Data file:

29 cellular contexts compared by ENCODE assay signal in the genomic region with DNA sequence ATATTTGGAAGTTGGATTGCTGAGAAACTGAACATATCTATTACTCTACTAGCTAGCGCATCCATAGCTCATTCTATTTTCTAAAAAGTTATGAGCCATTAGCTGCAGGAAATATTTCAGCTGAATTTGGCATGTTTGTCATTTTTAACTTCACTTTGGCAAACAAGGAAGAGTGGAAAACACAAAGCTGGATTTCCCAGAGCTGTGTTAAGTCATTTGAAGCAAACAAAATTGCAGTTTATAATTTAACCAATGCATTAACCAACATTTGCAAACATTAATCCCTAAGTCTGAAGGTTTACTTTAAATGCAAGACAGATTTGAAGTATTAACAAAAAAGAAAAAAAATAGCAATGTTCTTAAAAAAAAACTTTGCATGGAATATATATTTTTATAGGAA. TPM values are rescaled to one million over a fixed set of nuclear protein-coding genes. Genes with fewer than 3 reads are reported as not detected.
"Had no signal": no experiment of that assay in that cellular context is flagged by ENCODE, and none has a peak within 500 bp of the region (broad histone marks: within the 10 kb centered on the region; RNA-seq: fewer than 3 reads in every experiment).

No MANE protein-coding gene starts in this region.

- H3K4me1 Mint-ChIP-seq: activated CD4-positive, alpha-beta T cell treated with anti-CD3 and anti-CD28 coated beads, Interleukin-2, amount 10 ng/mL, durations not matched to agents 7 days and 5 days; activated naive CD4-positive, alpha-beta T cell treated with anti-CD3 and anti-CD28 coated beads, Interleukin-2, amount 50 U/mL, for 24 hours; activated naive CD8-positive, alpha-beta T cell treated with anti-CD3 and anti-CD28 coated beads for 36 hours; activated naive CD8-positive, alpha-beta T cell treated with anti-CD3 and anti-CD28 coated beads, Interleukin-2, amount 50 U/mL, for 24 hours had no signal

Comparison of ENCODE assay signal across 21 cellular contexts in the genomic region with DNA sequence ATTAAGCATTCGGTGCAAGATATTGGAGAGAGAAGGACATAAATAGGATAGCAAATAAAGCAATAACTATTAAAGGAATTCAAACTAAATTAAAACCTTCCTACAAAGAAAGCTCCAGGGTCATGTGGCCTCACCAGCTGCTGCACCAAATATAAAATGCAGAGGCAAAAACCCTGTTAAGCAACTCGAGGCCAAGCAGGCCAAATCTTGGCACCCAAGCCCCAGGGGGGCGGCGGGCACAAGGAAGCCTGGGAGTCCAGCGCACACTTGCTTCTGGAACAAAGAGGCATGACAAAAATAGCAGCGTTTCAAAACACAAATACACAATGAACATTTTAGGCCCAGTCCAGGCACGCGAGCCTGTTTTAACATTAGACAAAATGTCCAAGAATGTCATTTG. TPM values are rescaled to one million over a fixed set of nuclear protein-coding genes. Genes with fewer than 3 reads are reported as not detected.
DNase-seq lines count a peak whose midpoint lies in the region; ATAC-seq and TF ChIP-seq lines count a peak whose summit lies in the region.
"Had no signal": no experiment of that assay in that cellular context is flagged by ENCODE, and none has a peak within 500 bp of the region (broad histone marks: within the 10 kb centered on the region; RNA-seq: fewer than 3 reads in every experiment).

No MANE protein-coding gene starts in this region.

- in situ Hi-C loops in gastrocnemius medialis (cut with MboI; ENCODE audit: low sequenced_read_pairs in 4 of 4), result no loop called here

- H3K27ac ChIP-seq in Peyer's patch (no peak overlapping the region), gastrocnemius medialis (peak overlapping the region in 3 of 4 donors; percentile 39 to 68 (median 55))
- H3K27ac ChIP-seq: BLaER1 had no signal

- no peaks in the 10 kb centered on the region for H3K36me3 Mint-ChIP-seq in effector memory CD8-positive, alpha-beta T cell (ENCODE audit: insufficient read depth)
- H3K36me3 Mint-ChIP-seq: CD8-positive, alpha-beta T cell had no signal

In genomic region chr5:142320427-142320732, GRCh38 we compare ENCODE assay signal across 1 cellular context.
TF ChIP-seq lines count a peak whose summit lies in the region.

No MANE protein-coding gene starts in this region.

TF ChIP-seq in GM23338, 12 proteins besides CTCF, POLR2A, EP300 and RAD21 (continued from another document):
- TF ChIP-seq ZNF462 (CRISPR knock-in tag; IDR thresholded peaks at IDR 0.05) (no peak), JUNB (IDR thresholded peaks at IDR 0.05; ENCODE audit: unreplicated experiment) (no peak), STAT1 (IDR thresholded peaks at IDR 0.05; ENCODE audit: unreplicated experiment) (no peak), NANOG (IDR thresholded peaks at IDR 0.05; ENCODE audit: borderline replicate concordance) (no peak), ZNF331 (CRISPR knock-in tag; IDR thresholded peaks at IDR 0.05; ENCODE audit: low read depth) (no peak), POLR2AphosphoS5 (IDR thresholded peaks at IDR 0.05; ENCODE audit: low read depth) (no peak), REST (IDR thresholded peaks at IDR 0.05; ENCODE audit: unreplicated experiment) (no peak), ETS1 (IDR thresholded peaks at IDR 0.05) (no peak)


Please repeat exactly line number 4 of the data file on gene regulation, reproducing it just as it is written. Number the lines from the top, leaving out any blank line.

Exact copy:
- H3K4me1 Mint-ChIP-seq: activated CD4-positive, alpha-beta T cell treated with anti-CD3 and anti-CD28 coated beads, Interleukin-2, amount 10 ng/mL, durations not matched to agents 7 days and 5 days; activated naive CD4-positive, alpha-beta T cell treated with anti-CD3 and anti-CD28 coated beads, Interleukin-2, amount 50 U/mL, for 24 hours; activated naive CD8-positive, alpha-beta T cell treated with anti-CD3 and anti-CD28 coated beads for 36 hours; activated naive CD8-positive, alpha-beta T cell treated with anti-CD3 and anti-CD28 coated beads, Interleukin-2, amount 50 U/mL, for 24 hours had no signal